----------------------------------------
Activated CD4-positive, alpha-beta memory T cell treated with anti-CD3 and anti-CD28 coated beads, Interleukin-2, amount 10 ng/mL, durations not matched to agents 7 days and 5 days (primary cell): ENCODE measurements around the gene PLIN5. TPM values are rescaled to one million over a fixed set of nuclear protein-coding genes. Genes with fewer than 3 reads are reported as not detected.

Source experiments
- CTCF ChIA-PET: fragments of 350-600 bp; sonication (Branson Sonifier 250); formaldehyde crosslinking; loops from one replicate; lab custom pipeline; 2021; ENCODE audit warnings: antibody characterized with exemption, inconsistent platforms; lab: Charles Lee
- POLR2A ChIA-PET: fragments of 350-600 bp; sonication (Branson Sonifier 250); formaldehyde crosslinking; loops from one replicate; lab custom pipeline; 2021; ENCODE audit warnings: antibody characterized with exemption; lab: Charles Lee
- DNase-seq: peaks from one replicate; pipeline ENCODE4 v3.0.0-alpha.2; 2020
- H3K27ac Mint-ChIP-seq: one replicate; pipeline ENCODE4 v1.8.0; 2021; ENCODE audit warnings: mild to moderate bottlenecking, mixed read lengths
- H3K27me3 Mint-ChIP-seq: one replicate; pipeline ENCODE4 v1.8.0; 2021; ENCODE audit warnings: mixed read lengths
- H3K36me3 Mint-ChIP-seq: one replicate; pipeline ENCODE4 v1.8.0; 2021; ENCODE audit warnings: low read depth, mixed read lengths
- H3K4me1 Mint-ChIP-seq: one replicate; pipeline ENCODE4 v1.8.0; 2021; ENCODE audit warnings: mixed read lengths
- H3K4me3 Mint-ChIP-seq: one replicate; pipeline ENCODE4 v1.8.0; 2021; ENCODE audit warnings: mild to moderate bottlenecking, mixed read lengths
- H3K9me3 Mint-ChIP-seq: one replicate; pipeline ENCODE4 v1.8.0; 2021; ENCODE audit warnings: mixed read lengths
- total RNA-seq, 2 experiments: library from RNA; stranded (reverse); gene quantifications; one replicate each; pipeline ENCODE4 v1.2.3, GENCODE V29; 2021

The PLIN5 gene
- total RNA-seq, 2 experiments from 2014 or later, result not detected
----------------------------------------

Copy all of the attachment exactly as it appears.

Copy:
Activated CD4-positive, alpha-beta memory T cell treated with anti-CD3 and anti-CD28 coated beads, Interleukin-2, amount 10 ng/mL, durations not matched to agents 7 days and 5 days (primary cell): ENCODE measurements around the gene PLIN5. TPM values are rescaled to one million over a fixed set of nuclear protein-coding genes. Genes with fewer than 3 reads are reported as not detected.

Source experiments
- CTCF ChIA-PET: fragments of 350-600 bp; sonication (Branson Sonifier 250); formaldehyde crosslinking; loops from one replicate; lab custom pipeline; 2021; ENCODE audit warnings: antibody characterized with exemption, inconsistent platforms; lab: Charles Lee
- POLR2A ChIA-PET: fragments of 350-600 bp; sonication (Branson Sonifier 250); formaldehyde crosslinking; loops from one replicate; lab custom pipeline; 2021; ENCODE audit warnings: antibody characterized with exemption; lab: Charles Lee
- DNase-seq: peaks from one replicate; pipeline ENCODE4 v3.0.0-alpha.2; 2020
- H3K27ac Mint-ChIP-seq: one replicate; pipeline ENCODE4 v1.8.0; 2021; ENCODE audit warnings: mild to moderate bottlenecking, mixed read lengths
- H3K27me3 Mint-ChIP-seq: one replicate; pipeline ENCODE4 v1.8.0; 2021; ENCODE audit warnings: mixed read lengths
- H3K36me3 Mint-ChIP-seq: one replicate; pipeline ENCODE4 v1.8.0; 2021; ENCODE audit warnings: low read depth, mixed read lengths
- H3K4me1 Mint-ChIP-seq: one replicate; pipeline ENCODE4 v1.8.0; 2021; ENCODE audit warnings: mixed read lengths
- H3K4me3 Mint-ChIP-seq: one replicate; pipeline ENCODE4 v1.8.0; 2021; ENCODE audit warnings: mild to moderate bottlenecking, mixed read lengths
- H3K9me3 Mint-ChIP-seq: one replicate; pipeline ENCODE4 v1.8.0; 2021; ENCODE audit warnings: mixed read lengths
- total RNA-seq, 2 experiments: library from RNA; stranded (reverse); gene quantifications; one replicate each; pipeline ENCODE4 v1.2.3, GENCODE V29; 2021

The PLIN5 gene
- total RNA-seq, 2 experiments from 2014 or later, result not detected